Cardiovascular diseases are the leading cause of death worldwide, with an estimated 31% of all deaths associated with some cardiovascular diseases, specifically acute myocardial infarction and strokes.14 Measuring blood pressure should be done with every patient visit, not only to screen patients, but also to evaluate the risk of proceeding with procedures that can elevate blood pressure to unsafe levels. Elevated blood pressure can often go unnoticed without accurate measurement as symptoms tend to be absent or very mild until patients present with hypertensive crisis. It should be noted that patients with consistently high blood pressure are at risk for permanent or even fatal organ failure. However, with early detection, hypertension can be well managed with lifestyle changes and pharmaceuticals. Blood pressure measurements can be taken with a manual cuff or electric cuff, and, if greater than 160/100 mm Hg, no elective dental treatment should be done and the dental patient should be referred for consultation with a physician.15 Stage 1 hypertension is associated a two-fold increase in cardiovascular complications when compared with normal blood pressure.16 Patients with blood pressure measurements that place them into a hypertensive crisis should be immediately referred to emergency care and only after control of hypertension and release from emergency care should dental care be continued. Table 1 outlines the categories of hypertension according to the American Heart Association.17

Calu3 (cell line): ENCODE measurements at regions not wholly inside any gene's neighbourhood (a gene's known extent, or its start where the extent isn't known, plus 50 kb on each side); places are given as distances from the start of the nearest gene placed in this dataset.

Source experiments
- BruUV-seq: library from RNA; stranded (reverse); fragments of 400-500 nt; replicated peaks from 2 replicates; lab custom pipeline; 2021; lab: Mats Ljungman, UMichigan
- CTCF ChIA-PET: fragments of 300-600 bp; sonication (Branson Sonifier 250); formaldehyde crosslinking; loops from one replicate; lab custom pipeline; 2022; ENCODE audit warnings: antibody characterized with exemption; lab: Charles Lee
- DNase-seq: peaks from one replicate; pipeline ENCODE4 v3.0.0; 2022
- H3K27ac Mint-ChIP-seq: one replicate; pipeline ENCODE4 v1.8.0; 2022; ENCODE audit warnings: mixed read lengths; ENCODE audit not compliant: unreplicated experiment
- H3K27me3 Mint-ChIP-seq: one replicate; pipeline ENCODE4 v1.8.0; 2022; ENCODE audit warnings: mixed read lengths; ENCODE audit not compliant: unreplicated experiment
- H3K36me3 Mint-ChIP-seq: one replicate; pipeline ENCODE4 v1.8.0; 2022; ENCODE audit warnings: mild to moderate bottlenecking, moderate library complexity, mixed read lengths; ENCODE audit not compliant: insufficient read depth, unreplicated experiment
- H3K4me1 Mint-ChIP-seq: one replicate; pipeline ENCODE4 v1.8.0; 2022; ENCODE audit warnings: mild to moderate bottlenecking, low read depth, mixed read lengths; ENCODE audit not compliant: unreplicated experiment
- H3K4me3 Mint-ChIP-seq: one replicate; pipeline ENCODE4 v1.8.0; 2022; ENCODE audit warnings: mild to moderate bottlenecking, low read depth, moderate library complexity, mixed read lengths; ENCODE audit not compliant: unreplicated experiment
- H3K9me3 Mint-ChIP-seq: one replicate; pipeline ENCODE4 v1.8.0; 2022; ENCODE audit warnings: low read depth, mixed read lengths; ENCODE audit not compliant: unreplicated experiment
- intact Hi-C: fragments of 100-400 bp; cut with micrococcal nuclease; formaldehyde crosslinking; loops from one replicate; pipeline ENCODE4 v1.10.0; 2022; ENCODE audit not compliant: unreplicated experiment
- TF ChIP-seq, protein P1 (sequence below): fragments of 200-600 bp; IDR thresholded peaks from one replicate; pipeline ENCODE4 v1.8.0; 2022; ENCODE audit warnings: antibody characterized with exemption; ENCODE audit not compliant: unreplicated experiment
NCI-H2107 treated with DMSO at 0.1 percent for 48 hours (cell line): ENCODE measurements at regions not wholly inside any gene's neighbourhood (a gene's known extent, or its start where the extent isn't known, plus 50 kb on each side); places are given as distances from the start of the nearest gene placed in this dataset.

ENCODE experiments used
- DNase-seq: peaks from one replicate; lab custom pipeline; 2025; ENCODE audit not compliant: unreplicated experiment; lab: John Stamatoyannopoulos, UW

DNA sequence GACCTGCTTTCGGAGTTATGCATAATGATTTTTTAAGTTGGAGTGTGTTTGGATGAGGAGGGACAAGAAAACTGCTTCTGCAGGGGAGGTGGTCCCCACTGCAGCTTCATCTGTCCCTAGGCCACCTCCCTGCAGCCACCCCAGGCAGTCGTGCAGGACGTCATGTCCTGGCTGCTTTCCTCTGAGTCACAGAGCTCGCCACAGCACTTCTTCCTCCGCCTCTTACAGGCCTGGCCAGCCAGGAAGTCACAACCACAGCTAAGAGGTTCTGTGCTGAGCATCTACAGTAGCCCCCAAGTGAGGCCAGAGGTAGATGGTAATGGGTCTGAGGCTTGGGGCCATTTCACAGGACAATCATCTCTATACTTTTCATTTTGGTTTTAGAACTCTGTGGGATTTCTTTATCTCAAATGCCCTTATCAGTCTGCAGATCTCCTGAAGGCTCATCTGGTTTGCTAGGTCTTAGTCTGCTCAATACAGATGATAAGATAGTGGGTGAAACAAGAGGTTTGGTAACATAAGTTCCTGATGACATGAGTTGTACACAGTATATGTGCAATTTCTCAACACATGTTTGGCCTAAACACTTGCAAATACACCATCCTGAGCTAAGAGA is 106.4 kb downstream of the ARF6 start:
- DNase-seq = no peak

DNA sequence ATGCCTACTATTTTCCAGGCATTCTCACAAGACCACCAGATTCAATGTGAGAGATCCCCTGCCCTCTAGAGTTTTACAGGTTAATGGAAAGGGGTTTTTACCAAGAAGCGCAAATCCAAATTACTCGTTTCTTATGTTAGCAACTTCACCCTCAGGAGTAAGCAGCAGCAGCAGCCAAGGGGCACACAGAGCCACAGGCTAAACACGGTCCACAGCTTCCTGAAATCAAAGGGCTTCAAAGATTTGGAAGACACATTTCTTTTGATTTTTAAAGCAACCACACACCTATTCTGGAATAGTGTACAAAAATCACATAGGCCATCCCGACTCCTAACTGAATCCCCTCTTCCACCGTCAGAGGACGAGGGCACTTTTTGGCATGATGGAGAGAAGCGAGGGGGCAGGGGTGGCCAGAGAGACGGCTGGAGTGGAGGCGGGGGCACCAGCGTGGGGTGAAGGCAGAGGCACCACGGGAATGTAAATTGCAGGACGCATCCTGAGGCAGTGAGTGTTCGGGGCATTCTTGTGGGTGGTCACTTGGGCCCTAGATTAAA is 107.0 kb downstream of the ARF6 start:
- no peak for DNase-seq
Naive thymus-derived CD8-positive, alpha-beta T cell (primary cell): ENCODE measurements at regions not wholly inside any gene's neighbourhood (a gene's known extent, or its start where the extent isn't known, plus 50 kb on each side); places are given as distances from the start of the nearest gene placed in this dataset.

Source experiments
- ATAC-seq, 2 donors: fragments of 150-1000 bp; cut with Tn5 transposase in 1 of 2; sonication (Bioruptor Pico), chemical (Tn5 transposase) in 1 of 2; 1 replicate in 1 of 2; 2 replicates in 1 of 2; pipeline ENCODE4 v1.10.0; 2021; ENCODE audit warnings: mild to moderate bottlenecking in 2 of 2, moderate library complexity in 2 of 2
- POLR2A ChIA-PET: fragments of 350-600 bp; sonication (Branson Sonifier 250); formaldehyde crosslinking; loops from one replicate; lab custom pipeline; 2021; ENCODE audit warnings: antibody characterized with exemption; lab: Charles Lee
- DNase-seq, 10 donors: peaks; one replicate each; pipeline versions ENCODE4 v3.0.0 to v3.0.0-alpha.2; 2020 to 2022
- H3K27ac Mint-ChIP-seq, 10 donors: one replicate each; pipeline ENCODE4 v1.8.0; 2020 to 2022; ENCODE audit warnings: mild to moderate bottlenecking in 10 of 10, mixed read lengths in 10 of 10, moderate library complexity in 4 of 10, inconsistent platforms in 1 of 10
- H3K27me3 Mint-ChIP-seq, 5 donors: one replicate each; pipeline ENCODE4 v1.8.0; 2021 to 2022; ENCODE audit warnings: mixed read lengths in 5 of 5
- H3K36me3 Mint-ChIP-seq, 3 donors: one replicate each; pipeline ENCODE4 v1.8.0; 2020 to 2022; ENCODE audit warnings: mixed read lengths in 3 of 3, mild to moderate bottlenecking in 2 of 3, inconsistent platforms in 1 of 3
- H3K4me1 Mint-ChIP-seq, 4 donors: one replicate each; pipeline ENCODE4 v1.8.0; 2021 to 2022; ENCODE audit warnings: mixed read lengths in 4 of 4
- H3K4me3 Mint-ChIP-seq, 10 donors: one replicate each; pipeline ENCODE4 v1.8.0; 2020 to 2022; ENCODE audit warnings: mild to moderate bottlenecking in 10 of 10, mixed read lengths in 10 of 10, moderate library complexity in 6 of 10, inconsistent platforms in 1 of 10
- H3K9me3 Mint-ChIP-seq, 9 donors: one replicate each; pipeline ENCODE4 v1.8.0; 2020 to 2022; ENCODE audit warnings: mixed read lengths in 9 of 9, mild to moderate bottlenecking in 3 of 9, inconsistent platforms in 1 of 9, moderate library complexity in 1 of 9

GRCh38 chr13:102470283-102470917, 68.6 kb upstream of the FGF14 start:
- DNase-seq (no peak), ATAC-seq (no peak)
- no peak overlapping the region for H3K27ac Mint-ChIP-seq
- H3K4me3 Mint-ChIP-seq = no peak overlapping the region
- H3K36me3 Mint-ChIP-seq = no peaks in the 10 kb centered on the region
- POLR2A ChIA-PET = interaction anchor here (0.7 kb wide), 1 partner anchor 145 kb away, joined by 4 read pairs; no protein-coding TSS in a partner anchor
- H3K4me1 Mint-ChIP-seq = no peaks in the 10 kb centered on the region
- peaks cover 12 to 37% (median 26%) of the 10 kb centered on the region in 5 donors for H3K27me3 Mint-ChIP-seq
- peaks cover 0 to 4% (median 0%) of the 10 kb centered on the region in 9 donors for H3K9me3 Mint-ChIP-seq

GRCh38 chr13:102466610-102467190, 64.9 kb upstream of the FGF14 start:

Diabetes is a serious chronic disease that can result in significant complications when sub optimally controlled, but with close monitoring, early detection, and appropriate behavioral and pharmacological management, disease progression can be halted, and diabetes complications can be limited and/or avoided. There are two forms of diabetes mellitus: Type 1 Diabetes, previously known as insulin-dependent diabetes, and Type 2 Diabetes, previously known as "adult-onset diabetes." Type 1 Diabetes is an autoimmune disorder that occurs due to the destruction of beta-islet cells in the pancreas and ultimately results in a lack of endogenous insulin production. Type 2 Diabetes, which accounts for about 90% of cases, is due to insulin resistance and may be managed by diet and exercise changes, oral medications, non-insulin injectable medications, and/or insulin supplementation. Both forms of the disease lead to hyperglycemia, which if left untreated, can cause permanent damage to multiple organ systems such as the vasculature, heart, kidneys, liver, nervous system, retinas, and oral tissues.18 Diabetes has several risk factors that increase the likelihood of development during a patient's lifetime. Dental healthcare professionals should consider screening patients who have any of the following15,19-21:

• >35 years of age

• No history of diabetes

• No medication used for impairing glucose metabolism

• No visit to a primary care physician in the prior 12 months

• Stage 1 Hypertension (130 to 139/80 to 89 mm Hg)

• A BMI greater than 25 kg/m2